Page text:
It seems to me….
“The first trip I remember taking was on the train from Virginia up to New York City, watching the summertime countryside rolling past the window. They used white linen tablecloths in the dining car in those days, and real silver. I love trains to this day. Maybe that was the beginning of my fixation with leisurely modes of travel.” ~ Billy Campbell.
Passenger rail is admittedly only one type of population conveyance necessary in any modern transportation network. While not denying the obvious importance of personal vehicle, air, or water transportation, this consideration will be more restricted.
The only way to adequately describe traveling by passenger train in the U.S. today in comparison to comparable rail travel throughout much of the rest of the world is that most of it is terrible. The U.S. was once a leader in passenger rail but now lags far behind other developed nations. The Boston-New York-Washington, D.C., corridor might be a possible exception, but I have not recently traveled by train in that area so am unable to objectively comment on it.
While U.S. freight railroads operate some of the safest, most efficient, cost-effective, and environmentally sound freight transportation systems in the world, that, unfortunately, is not also true for U.S. passenger service even though passenger rail system improvement would provide numerous economic and environmental benefits.
The American Society of Civil Engineers (ASCE) awarded the U.S. rail network a grade of “B”, its highest grade in its most recent Report Card (2021), which is released every four years.
The high marks for the U.S.’ privately funded freight rail system stand in stark contrast to the taxpayer-funded general transportation infrastructure. Bridges and roads, for example, continue to age and suffer from overuse. Reflecting their poor condition, ASCE gave these systems grades of C and D.
The first mechanical passenger train in the U.S. opened for service on Christmas Day in 1830. Over the next century, both passenger and freight rail exploded, laying the tracks for westward expansion and an economic boom. Passenger rail ridership began to decline following World War I due to competition with automobiles but rose again during World War II when gasoline and tires were rationed.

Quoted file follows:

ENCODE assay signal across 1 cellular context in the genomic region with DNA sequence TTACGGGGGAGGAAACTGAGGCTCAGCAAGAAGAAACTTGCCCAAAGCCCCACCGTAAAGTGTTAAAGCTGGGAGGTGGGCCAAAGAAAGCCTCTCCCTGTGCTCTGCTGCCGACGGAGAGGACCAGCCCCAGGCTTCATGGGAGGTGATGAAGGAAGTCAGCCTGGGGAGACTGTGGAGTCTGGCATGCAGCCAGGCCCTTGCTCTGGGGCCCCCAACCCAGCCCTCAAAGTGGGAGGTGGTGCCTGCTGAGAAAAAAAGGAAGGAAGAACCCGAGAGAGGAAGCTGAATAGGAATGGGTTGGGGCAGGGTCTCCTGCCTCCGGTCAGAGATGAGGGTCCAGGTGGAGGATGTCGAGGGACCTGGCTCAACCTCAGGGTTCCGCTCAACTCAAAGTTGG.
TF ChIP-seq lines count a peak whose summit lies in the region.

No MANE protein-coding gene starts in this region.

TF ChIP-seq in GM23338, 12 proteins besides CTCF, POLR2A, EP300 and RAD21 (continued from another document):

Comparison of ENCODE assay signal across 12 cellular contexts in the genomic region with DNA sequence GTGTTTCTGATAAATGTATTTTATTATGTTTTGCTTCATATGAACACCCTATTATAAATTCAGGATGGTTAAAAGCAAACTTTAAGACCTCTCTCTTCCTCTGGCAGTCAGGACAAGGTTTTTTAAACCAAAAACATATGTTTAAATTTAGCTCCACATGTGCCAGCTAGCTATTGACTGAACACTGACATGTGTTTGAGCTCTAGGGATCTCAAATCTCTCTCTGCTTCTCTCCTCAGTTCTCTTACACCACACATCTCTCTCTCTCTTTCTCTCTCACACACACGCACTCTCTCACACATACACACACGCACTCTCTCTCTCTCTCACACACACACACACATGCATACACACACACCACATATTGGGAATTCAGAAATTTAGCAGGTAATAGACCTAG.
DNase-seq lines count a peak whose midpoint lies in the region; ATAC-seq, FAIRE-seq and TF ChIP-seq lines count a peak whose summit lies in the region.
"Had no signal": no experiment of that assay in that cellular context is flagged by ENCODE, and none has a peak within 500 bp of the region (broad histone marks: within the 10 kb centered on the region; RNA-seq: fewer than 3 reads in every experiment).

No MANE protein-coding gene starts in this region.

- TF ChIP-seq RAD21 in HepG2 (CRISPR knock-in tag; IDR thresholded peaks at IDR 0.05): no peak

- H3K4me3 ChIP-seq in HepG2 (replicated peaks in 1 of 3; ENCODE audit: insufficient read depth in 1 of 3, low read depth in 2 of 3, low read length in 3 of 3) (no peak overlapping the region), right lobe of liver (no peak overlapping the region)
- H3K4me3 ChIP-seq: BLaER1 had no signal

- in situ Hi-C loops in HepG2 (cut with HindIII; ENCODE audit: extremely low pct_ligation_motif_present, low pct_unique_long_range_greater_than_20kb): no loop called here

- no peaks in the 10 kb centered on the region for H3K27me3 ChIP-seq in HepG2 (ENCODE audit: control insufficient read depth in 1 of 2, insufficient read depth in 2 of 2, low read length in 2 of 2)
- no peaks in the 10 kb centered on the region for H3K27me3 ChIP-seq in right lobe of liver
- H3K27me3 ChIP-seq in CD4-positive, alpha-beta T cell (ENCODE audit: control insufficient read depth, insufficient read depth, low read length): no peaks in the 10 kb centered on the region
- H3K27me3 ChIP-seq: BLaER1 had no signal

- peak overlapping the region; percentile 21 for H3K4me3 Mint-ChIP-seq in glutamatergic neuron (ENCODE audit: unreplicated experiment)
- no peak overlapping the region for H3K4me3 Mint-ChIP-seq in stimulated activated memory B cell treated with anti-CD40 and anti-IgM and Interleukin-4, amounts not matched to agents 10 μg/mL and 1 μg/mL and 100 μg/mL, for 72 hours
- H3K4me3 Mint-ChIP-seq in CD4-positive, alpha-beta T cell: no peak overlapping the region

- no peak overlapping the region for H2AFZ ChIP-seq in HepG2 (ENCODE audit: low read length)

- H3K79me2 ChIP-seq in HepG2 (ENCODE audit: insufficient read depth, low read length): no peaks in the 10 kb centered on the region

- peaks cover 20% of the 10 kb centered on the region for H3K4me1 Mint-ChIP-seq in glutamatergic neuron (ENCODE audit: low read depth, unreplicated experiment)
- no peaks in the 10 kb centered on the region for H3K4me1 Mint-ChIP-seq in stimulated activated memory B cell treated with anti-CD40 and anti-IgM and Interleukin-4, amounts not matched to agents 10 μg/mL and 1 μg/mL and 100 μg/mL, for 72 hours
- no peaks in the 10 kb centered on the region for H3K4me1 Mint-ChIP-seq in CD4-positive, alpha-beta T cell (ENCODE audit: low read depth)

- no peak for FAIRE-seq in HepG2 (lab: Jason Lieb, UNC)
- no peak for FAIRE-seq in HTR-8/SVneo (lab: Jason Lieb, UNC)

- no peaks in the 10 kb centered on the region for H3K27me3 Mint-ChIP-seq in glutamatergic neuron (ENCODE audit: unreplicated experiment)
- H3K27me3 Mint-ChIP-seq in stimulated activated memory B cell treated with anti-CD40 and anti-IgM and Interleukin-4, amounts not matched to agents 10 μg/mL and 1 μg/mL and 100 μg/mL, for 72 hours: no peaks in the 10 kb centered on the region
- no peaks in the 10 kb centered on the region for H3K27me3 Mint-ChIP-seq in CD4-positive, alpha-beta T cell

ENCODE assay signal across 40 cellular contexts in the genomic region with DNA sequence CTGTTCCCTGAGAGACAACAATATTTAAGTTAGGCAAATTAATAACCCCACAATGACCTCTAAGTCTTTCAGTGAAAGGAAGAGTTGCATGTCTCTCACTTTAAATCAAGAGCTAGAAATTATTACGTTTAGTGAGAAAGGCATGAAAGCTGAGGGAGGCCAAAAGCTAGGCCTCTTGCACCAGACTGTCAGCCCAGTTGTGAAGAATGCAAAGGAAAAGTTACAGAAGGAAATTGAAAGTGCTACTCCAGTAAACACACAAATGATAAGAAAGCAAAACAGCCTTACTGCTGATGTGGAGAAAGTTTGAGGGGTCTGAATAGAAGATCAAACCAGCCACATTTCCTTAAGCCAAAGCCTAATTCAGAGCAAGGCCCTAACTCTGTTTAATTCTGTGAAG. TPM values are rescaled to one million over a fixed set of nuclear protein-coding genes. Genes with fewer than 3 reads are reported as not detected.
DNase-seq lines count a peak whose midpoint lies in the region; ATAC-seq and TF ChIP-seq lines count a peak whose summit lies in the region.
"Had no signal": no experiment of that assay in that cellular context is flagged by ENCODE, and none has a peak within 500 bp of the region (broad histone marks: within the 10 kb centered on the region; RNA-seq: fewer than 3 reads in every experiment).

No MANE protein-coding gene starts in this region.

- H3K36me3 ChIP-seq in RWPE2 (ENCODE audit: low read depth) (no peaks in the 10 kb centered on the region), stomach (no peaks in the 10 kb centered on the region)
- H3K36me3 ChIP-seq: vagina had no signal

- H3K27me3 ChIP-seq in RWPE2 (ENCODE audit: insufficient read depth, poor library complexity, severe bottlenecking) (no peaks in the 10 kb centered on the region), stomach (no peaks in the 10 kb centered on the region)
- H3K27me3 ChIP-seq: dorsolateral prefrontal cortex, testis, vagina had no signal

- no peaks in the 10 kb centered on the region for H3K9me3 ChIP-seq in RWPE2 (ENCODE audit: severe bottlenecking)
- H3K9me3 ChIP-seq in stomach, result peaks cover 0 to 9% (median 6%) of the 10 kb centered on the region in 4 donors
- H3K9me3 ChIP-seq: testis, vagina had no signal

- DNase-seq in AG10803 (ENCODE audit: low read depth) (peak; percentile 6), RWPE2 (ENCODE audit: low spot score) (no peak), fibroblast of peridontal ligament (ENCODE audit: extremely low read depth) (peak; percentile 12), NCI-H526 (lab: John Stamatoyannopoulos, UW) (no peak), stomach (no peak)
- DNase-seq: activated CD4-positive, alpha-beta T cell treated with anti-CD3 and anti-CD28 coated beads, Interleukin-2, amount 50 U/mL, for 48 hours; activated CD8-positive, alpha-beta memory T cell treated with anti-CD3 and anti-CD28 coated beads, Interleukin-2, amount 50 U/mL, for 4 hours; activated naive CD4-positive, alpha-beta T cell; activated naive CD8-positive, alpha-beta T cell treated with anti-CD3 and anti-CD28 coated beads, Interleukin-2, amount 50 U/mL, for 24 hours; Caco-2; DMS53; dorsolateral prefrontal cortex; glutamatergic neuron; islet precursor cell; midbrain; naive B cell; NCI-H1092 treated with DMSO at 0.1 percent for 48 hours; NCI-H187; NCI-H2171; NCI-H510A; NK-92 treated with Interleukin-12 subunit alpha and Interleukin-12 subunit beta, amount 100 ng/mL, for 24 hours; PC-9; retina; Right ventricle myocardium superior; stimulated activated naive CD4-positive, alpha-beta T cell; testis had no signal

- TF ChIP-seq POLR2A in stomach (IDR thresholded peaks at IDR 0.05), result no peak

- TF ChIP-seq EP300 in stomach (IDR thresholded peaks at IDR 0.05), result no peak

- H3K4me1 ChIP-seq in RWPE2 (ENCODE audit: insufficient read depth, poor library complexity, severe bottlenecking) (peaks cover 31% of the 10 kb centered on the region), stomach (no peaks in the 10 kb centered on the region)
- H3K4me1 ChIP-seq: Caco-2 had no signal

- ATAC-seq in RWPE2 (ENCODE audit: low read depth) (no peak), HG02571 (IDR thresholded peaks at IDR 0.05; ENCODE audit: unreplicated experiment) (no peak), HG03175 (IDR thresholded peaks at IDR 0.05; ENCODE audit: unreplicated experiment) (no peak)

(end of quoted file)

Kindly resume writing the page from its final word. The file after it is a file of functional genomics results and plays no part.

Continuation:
The U.S. has the largest rail transport network of any country in the world but passenger service in major cities is mainly mass transit and commuter rail. Intercity passenger service, once a large and vital part of the nation’s passenger transportation network, now only plays a limited role in comparison to transportation options in many other countries. There once was a time when the U.S. actually had relatively good passenger train service but rail transportation in the U.S. now consists primarily of freight shipments.
The National Interstate and Defense Highways Act enacted under President Dwight Eisenhower in 1956 initiated construction of our current Interstate Highway System. With the advent of automotive and air travel, ridership on the nation’s passenger services began to severely dwindle. By that time railroads were beginning to see the writing on the wall and reduced passenger services with most giving it up altogether following creation of the National Railroad Passenger Corporation (Amtrak) in 1971.
I, like most people, have always enjoyed traveling by train. My first train trip was with my mom to visit her parents during World War II. It was a relatively short trip: from just outside Atlantic City, NJ, to West Hazelton, PA. I only remember the cars seemed fairly dark with the only light coming mainly from the windows which to a young child were fascinating to look out.